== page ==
British roots: 25 Things we wish the U.S. didn't leave behind
Ever try talking with a British accent? You probably sounded ridiculous! There are some things we Americans wish we could borrow from the British.
Our British roots
Ever try talking with a British accent? You probably sounded ridiculous!
There are some things we Americans wish we could borrow from the British.
We love our freedom, but there are things our British cousins say, do and play that we sometimes wish came over across the pond. Check out some of the fun things that are truly, totally British!
Words and phrases
Even if you don't have an Uncle Bob, the phrase "Bob's your uncle" is used in Great Britain as a way to express the sentiment, "And there you have it."
Wouldn't you love it if Americans used the word "blimey" when they were surprised? As in, "She got that promotion? Blimey!"
"Instead of getting the promotion, Jessica was made redundant." Huh? That's the equivalent of being fired from a job.
Saying "bloody" in Great Britain is more on the mild side of swearing (think of the word "damn"). You may remember hearing it in the movie My Fair Lady ("Not bloody likely").
Who doesn't love a word with multiple meanings? Friends in Great Britain say "cheers" to each other to mean goodbye or thank you, making it more colloquial in nature.
If your friend Steven was at the pub chatting up a pretty blonde, he was flirting with her.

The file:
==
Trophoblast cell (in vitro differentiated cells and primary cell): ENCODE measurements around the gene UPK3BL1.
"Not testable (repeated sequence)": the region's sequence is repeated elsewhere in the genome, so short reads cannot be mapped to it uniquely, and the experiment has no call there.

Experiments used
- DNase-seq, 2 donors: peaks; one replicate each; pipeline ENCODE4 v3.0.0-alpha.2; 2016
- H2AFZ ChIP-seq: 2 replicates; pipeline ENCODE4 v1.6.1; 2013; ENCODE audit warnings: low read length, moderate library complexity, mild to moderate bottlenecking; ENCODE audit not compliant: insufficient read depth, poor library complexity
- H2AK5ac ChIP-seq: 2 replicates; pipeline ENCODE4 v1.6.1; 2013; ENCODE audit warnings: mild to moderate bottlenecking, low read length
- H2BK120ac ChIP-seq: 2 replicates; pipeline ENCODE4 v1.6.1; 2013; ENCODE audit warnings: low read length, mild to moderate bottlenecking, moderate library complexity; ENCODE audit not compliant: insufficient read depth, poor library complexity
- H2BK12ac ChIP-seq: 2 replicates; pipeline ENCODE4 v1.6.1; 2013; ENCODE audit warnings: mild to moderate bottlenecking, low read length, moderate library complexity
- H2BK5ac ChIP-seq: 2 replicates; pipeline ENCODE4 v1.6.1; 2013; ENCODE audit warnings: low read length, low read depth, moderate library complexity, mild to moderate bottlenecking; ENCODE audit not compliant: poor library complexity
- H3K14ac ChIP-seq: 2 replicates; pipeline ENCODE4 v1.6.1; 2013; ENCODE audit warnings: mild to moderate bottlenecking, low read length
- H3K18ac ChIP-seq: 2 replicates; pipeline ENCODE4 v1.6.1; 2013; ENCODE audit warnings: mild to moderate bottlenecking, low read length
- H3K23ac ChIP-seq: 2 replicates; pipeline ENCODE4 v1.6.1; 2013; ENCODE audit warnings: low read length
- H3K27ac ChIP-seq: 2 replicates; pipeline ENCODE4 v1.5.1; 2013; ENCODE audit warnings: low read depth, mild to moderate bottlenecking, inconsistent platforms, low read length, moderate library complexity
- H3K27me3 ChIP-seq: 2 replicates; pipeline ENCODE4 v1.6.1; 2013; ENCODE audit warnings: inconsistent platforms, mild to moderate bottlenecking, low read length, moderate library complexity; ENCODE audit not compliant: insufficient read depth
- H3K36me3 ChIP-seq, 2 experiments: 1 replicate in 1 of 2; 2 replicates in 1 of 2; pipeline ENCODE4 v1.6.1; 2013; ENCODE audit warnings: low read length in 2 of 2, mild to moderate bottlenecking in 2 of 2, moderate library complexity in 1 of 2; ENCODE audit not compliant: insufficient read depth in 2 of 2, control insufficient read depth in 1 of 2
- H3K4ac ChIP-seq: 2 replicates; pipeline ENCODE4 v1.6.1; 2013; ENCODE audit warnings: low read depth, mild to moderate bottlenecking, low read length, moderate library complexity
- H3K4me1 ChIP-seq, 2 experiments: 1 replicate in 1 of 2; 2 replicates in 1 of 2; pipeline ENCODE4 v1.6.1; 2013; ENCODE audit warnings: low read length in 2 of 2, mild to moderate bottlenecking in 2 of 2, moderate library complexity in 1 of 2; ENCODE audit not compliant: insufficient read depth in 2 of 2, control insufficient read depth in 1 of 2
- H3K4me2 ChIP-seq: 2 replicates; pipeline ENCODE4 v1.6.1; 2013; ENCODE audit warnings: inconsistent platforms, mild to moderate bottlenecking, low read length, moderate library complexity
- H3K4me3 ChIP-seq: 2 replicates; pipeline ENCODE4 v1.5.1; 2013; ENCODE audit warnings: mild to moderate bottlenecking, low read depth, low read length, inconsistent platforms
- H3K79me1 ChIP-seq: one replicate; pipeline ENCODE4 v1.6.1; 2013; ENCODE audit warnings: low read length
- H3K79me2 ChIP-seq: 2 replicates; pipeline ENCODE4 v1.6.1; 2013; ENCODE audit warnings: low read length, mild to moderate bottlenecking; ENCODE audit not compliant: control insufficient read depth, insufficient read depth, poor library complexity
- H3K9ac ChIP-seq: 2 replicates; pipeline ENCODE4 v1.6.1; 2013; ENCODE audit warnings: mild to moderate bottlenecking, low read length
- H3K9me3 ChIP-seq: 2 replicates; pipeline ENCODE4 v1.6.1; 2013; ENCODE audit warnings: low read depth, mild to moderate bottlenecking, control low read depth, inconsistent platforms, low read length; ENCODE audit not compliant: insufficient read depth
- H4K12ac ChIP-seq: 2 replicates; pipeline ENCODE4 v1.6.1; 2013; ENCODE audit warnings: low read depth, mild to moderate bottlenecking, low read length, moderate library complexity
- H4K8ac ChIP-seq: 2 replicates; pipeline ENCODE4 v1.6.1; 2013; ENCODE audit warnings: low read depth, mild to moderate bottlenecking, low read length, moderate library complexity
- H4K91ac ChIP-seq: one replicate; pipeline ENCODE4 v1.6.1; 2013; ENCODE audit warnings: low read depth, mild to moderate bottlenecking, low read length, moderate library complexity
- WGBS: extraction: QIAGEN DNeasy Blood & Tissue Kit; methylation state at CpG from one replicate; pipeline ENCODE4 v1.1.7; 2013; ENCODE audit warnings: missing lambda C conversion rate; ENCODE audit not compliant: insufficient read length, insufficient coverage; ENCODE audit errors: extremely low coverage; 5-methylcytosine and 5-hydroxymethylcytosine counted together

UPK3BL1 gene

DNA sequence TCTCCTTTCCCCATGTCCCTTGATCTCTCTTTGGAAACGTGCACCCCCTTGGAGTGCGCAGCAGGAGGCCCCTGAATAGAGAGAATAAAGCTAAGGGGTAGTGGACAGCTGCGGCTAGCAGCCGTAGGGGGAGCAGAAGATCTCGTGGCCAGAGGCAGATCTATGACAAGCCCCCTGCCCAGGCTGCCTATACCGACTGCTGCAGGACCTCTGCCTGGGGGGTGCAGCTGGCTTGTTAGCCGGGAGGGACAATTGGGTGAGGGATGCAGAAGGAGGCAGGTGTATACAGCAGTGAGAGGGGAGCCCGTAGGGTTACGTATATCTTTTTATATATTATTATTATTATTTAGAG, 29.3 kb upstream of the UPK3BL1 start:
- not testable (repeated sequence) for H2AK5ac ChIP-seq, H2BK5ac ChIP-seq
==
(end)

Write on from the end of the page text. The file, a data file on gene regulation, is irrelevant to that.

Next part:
You've been instructed to "Take the lift to the 25th floor." Look for the elevator.
If you're driving and your passenger tells you to look out for the lorry, they mean the truck up ahead.
Food and drinks
When you order fish and chips in Great Britain and expect to find potato chips on the side, you'll be surprised. The "chips" are actually french fries.
If what you really want are potato chips, ask for a packet of "crisps."
When you're served tea and biscuits, you'll get tea and what Americans recognize as cookies (like the shortbread variety).
Meeting friends for a pint at the end of the workday? Enjoy your beer! "Pint" is a generic term for beer and refers to the pint-sized glasses it's served in.
Instead of sitting down to dinner at a restaurant, Brits might order takeaway. That would be like placing a to-go order in the U.S.
If you order lemonade in Great Britain you'll get a soda along the lines of Sprite or 7-Up.
Games and sport
Cricket is the national sport of England. It's a bat-and-ball game between two teams of 11 players each (players always wear polo shirts and long pants).
Meeting friends to watch football at the pub means you might see David Beckham running down the field instead of Tom Brady. The British call soccer "football."
Who wouldn't love a day outdoors watching guys briskly riding horses and trying to score goals? Polo is a British sport, but it actually began in Persia.
A game at the pub in Great Britain might include playing snooker, which is similar to the American game of pool.
Boxing Day is a public holiday celebrated the day after Christmas. Traditionally, it's when servants and tradesmen received their Christmas box from their employers.
Guy Fawkes Day or Bonfire Night is celebrated on November 5 to commemorate the failed attempt of dissident Guy Fawkes to blow up King James I of England during the opening of Parliament.
May Day is a British public holiday celebrated on the first Monday in May, set to welcome the first day of summer.
Sights and written words
What could seem more British than double-decker buses and vibrant red telephone booths?
The British are so good about queuing up for the Tube (or lining up in an orderly manner to get on the subway)!
Look up to Big Ben to check if you're late in London!
Where would we be without writers like William Shakespeare, Jane Austen, Charles Dickens, J.R.R. Tolkien and J.K. Rowling?